He comes from “the county having the blackest land and the whitest people on God’s green earth today.”
Senator Perkins of Collin—ed.)

6 June 1916, Dallas (TX) Morning News, “Will N. Harrison Dies Suddenly at Greenville,” pg. 11:
Will N. Harrison was born on Moore Prairie, Aug. 18, 1859, but his parents, Mr. and Mrs. J. C. Harrison, at that time had a home in Greenville, which still belongs to the Harrison family.
Thirty years ago Will N. Harrison engaged in the real estate and loan business in Greenville. His success had been steady and uninterrupted and at the time of his death his business was one of largest of this kind in North Texas. His desk had been in the same office for twenty-two years. His hobby was home building, and during his career he erected some of the most beautiful residences in Greenville. It was his pride that he was “responsible for more people living in their own homes in Greenville and Hunt County than any other man.”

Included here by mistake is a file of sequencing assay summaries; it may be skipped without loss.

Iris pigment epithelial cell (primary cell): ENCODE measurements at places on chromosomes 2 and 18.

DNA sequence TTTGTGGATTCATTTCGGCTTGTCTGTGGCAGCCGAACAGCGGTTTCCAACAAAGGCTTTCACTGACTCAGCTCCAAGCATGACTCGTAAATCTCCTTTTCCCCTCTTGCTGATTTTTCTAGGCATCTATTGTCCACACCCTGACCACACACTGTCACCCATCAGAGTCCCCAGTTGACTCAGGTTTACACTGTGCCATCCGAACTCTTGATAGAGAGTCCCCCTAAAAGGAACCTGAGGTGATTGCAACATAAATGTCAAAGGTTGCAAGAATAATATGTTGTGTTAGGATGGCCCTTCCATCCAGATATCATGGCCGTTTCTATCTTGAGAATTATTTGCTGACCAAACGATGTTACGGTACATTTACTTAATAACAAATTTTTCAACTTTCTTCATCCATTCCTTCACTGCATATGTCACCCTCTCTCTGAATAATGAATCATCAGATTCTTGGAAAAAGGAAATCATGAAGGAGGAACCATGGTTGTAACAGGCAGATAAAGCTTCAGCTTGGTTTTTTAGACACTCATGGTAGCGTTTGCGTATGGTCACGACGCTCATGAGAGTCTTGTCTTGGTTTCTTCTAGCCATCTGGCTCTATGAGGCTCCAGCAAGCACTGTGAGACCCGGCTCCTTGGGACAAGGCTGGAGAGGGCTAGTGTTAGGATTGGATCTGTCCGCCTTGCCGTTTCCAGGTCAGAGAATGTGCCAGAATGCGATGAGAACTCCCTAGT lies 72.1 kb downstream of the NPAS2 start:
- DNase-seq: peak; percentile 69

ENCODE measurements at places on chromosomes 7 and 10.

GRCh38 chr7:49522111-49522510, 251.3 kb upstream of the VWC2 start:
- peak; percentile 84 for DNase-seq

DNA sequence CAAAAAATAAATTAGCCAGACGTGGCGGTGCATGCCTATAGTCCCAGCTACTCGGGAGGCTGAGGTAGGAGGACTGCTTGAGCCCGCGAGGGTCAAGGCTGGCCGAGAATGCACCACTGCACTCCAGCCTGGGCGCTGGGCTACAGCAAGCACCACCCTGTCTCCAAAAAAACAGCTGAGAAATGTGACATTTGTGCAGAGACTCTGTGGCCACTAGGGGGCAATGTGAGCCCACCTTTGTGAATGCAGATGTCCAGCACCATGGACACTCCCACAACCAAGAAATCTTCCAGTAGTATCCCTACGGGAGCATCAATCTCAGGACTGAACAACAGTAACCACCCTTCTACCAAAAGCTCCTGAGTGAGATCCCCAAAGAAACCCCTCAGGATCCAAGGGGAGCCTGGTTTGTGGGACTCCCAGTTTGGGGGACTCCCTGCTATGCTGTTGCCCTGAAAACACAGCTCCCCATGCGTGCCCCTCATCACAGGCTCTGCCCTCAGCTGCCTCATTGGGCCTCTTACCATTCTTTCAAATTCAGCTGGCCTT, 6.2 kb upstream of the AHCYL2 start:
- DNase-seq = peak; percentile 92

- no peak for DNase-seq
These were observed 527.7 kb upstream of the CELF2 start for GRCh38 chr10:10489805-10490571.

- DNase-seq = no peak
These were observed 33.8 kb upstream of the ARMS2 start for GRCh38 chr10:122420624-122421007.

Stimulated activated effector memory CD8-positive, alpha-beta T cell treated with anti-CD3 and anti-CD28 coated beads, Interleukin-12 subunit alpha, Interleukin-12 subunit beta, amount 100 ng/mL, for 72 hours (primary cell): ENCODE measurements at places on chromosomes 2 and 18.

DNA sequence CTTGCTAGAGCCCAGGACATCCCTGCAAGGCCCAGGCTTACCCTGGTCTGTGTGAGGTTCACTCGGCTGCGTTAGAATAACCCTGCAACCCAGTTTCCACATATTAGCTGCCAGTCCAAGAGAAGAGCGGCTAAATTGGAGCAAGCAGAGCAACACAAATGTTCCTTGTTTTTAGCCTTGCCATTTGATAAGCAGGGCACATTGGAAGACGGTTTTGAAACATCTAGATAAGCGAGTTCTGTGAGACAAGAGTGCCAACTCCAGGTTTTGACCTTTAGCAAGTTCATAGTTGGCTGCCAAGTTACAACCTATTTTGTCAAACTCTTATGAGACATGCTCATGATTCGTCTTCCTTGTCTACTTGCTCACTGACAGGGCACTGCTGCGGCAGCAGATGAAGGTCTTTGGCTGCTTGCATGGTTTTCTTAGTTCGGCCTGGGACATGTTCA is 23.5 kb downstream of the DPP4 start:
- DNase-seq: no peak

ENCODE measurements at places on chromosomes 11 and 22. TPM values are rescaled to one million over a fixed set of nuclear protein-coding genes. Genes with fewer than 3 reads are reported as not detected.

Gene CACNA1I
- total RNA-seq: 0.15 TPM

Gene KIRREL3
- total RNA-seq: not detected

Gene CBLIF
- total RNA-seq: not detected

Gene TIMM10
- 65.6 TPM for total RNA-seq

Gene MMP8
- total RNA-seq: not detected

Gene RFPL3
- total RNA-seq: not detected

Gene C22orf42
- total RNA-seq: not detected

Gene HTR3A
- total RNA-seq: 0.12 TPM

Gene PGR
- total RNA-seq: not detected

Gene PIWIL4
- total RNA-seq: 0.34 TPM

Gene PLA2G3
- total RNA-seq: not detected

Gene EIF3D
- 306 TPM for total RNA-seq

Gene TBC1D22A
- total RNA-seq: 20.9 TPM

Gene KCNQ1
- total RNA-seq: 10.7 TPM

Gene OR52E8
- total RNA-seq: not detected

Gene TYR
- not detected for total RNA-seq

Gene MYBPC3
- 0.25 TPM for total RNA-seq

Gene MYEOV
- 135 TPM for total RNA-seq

9 July 1921, Dallas (TX) Morning News, “Greenville’s New Slogan Gives Electric Welcome,” pg. 14:
Greenville, Texas, July 8.—The Greenville electric slogan sign, purchased by the citizens of Greenville who are members of the Senior and Junior Chambers of Commerce, was installed last night with appropriate ceremonies in the presence of over 5,000 people.

The sign is 24x5x1 feet, with letters on a dark background. The inscriptions are “Greenville, Welcome.” “Blackest Land, Whitest People.’ They present the location of the city, the character of the people and nature of the welcome to all.

15 July 1921, Dallas (TX) Morning News, “Greenville Slogan Sign Tells Story of Greenville,” pg. 4:
Greenville, Texas, July 14.—This is a street scene in Greenville, Texas, east from the Katy railway crossing on Lee street, showing the big electric slogan sign in place.